Decision Trees

Decision trees are a supervised, probabilistic, machine learning classifier that are often used as decision support tools. Like any other classifier, they are capable of predicting the label of a sample, and the way they do this is by examining the probabilistic outcomes of your samples’ features.

Decision trees are one of the oldest and most used machine learning algorithms, perhaps even pre-dating machine learning. They’re very popular and have been around for decades. Following through with sequential cause-and-effect decisions comes very naturally.

Why not logistic regression?
Logistic regression models are generally not interpretable. Model coefficients indicate importance and relative effect of variables, but do not give a simple explanation of how decision is made.

Trees – on the other way – do not assume a linear model and are interpretable.

Decision trees are a good tool to use when you want backing evidence to support a decision.

As usual, we see how Trees are working with a simple example. We train the UCI’s wheat-seeds dataset with decision trees and see the decision boundary plots produced by it.
We want to classify the seed type based on its characteristics such as length, width, etc.

You can find this code on my GitHub repository as well.

Wheat Seed prediction

Read the data

import pandas as pd
# Load up the wheat dataset into dataframe 'df'
df = pd.read_csv("Datasets/", index_col='id')


Screen Shot 2019-11-16 at 15.09.10

Pre-processing the data

What we want to do is to predict the wheat type based on the wheat seed characteristics. To simplify the boundary plot, we consider only two of the characteristics and we drop all the others.

# we keep groove and perimeter, plus of course the target: wheat type
wheatSimpler = df.drop(columns = ['compactness', 'width', 'length', 'area', 'asymmetry'])
Int64Index: 210 entries, 0 to 209
Data columns (total 3 columns):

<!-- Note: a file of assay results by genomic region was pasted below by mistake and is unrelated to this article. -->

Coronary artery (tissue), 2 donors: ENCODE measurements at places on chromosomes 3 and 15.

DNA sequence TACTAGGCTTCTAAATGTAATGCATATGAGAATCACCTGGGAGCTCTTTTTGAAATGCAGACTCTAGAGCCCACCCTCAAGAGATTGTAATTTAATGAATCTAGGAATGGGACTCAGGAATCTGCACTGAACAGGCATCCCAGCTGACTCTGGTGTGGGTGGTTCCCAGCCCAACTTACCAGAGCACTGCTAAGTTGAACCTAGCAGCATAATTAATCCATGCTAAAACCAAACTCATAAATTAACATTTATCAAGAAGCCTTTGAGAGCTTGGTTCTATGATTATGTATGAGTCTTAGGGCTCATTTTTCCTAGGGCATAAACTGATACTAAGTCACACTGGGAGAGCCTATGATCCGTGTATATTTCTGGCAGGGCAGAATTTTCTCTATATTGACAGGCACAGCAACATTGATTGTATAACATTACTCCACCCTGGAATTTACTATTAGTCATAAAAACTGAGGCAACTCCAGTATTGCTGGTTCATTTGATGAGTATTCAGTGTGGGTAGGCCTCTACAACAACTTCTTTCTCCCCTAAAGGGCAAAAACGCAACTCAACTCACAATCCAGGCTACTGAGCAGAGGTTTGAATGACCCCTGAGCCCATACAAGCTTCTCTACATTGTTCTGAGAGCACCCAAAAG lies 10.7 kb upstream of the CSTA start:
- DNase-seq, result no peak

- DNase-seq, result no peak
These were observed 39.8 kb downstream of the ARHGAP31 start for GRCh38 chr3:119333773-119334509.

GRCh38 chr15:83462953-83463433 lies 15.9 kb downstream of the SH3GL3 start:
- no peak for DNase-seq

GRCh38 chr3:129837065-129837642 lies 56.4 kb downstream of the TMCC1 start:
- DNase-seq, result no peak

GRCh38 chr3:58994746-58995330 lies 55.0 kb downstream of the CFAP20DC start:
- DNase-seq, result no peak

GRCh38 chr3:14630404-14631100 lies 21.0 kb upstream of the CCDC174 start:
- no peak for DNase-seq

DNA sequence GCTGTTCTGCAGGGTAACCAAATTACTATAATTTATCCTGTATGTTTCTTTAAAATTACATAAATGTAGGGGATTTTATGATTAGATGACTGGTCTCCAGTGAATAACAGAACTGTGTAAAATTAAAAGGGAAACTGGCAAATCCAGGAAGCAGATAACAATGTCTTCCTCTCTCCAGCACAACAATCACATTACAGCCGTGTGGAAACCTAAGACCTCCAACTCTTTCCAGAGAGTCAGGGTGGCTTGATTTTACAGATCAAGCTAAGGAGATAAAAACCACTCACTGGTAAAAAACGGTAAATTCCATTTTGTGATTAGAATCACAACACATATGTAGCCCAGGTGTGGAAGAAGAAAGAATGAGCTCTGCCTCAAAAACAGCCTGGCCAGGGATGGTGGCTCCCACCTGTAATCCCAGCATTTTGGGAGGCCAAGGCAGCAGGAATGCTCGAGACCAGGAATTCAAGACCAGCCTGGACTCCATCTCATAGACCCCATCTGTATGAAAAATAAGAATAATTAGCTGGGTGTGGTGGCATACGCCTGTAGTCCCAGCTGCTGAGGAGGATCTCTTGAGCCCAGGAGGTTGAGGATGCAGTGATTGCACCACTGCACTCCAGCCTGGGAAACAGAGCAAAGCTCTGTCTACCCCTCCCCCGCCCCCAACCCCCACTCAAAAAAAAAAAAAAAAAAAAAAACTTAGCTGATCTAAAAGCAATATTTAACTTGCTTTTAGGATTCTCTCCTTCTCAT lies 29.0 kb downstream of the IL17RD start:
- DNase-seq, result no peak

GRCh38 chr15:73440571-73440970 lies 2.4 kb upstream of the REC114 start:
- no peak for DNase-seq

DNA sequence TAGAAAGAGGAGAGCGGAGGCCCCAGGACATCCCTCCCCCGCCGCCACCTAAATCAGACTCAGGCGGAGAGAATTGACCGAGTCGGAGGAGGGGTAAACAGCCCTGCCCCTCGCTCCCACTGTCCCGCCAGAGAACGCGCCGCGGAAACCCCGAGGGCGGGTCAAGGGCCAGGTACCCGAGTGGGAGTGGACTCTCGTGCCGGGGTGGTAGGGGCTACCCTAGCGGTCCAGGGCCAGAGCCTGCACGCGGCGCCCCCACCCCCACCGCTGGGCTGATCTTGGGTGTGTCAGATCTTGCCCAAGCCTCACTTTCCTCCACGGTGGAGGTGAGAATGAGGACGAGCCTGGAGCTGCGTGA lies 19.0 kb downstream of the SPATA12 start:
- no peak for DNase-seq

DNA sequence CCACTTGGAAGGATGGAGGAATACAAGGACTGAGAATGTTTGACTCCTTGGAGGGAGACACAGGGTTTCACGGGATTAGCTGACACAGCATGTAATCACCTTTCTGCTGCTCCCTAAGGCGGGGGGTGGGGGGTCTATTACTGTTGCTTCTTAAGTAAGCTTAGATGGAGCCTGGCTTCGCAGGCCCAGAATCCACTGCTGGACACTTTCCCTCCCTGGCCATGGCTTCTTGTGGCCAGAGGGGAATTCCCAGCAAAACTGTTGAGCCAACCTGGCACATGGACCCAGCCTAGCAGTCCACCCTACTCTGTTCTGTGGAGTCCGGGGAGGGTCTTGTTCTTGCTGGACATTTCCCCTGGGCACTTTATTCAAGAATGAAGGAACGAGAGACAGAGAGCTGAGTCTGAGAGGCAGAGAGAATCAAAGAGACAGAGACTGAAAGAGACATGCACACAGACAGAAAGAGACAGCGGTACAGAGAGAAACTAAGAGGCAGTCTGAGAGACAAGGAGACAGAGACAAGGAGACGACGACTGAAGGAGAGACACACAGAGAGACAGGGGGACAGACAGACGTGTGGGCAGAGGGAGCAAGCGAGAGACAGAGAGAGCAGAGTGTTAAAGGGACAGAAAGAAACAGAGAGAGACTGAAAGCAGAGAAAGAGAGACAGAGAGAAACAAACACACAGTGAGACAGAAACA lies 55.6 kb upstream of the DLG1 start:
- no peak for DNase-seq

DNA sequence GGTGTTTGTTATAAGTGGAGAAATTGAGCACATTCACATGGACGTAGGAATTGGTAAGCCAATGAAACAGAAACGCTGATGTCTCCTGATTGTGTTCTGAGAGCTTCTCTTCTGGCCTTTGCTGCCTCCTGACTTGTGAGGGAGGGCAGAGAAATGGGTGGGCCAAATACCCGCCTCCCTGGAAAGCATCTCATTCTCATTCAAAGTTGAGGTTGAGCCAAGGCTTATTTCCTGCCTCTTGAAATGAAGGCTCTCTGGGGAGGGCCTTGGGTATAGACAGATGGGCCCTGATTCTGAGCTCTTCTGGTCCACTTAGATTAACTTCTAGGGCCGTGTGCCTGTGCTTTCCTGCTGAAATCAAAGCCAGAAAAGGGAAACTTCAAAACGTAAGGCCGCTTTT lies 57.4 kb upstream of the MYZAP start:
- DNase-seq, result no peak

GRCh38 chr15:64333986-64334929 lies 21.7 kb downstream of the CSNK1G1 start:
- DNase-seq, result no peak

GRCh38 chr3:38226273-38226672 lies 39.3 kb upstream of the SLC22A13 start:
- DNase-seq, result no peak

perimeter 210 non-null float64
groove 206 non-null float64
wheat_type 210 non-null object
dtypes: float64(2), object(1)
memory usage: 6.6+ KB
# An easy way to show which rows have NaNs in them:

print (wheatSimpler[pd.isnull(wheatSimpler).any(axis=1)])
id  perimeter groove wheat_type

7   14.10     NaN    canadian
60  12.86     NaN    canadian
135 14.66     NaN    canadian
201 13.32     NaN    canadian
# Only a few rows. Go ahead and drop any row with a NaN
wheatSimpler.dropna(axis=0, inplace=True)

# INFO: In the future, you might try setting the NaN values to the
# mean value of that column, groove; the mean should only be calculated for
# the specific class rather than across all classes, in this case for canadian type

Extract the target values

# Copy the labels out of the dataframe into variable 'labels' , then remove
# them from the dataframe. Encode the labels:
# canadian:0, kama:1, and rosa:2
labels = wheatSimpler.wheat_type.copy() # copy “y” values out
wheatSimpler.drop(['wheat_type'], axis=1, inplace=True) # drop output column 

labels ={'canadian':0, 'kama':1, 'rosa':2}) # encoding

Split the dataset into training and test

from sklearn.model_selection import train_test_split
X_train, X_test, y_train, y_test = train_test_split(wheatSimpler, labels, test_size=0.3,

Train the tree model

As the name decision tree implies, this kind of model works by making a series of decisions based on questions, to eventually infer the class labels of the training data.

We start at the tree root with one first question and split the data in two based on the feature that optimises a defined objective function. This splitting procedure is repeated at each child node until the data at each node all belong to the same class (aka the tree leaves are pure).

In practice, this can result in a very deep tree with many nodes, which can easily lead to overfitting. Therefore, typically a limit for the maximal depth of the tree is set.

The choice of the objective function is critical. In order to split the nodes at the most informative features, we need to define an objective function that maximises the information gain at each split and that can be optimised via the tree learning algorithm.